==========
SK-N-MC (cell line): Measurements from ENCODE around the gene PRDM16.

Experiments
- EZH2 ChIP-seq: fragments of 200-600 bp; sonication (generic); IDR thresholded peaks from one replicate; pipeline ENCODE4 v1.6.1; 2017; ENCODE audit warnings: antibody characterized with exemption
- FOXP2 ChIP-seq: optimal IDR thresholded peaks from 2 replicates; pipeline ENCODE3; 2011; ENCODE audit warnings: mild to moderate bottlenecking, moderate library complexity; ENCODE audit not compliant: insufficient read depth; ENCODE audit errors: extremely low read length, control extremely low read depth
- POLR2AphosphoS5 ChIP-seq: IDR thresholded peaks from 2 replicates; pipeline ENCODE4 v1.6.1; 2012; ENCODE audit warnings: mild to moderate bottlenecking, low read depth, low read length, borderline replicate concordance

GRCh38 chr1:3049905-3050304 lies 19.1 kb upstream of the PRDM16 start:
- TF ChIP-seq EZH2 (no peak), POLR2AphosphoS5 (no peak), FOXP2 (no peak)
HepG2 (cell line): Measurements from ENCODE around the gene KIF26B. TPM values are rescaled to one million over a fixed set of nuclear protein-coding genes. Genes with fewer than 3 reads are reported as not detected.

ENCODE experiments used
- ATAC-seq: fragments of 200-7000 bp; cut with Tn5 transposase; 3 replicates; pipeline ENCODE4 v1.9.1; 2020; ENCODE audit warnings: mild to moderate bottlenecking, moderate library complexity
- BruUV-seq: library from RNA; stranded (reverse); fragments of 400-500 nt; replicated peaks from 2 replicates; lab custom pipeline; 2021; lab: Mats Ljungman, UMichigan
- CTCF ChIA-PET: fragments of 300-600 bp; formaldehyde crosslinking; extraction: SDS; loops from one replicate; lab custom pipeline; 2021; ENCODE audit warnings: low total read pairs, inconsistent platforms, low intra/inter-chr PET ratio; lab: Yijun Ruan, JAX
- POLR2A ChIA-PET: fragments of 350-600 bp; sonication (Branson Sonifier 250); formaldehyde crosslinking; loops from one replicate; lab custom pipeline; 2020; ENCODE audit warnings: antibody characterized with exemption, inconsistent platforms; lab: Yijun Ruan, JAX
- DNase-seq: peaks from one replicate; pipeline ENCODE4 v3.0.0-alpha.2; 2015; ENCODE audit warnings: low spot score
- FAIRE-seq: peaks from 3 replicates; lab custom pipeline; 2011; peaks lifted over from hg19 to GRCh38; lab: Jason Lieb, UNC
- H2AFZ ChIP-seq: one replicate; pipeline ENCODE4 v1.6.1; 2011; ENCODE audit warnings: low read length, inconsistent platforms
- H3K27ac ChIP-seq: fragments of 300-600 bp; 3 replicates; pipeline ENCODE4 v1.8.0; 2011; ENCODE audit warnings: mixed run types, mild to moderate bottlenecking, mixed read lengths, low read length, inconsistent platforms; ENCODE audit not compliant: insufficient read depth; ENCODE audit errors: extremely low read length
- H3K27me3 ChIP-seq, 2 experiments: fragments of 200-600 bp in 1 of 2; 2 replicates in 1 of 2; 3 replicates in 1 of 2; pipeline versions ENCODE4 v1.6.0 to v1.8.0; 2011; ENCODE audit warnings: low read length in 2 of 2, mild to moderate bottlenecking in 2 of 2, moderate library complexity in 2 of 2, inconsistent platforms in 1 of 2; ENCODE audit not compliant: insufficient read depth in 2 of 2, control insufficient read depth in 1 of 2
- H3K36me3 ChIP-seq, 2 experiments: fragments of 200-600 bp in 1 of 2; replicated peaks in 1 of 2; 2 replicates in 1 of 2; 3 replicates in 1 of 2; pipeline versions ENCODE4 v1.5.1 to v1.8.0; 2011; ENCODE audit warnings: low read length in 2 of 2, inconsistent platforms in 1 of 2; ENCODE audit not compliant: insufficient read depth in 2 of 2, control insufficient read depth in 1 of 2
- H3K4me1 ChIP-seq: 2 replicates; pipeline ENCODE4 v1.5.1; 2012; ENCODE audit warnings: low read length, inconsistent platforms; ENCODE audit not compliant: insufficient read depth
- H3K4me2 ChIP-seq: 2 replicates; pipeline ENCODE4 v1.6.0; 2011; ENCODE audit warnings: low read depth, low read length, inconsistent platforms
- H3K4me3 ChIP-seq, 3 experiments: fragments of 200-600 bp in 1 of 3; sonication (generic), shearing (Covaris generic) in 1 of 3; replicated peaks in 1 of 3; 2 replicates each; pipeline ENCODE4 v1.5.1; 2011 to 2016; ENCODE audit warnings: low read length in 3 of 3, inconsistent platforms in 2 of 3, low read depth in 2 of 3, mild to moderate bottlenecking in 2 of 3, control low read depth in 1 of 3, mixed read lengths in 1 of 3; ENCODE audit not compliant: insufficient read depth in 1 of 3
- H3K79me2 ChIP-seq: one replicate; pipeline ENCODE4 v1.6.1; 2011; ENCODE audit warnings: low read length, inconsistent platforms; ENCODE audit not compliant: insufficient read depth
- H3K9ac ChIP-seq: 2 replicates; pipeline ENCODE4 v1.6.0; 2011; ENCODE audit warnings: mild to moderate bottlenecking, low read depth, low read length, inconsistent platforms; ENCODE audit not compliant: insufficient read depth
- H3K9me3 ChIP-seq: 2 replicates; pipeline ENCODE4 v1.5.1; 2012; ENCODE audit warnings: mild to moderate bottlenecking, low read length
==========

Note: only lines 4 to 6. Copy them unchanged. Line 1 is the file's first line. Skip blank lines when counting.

- FOXP2 ChIP-seq: optimal IDR thresholded peaks from 2 replicates; pipeline ENCODE3; 2011; ENCODE audit warnings: mild to moderate bottlenecking, moderate library complexity; ENCODE audit not compliant: insufficient read depth; ENCODE audit errors: extremely low read length, control extremely low read depth
- POLR2AphosphoS5 ChIP-seq: IDR thresholded peaks from 2 replicates; pipeline ENCODE4 v1.6.1; 2012; ENCODE audit warnings: mild to moderate bottlenecking, low read depth, low read length, borderline replicate concordance

GRCh38 chr1:3049905-3050304 lies 19.1 kb upstream of the PRDM16 start: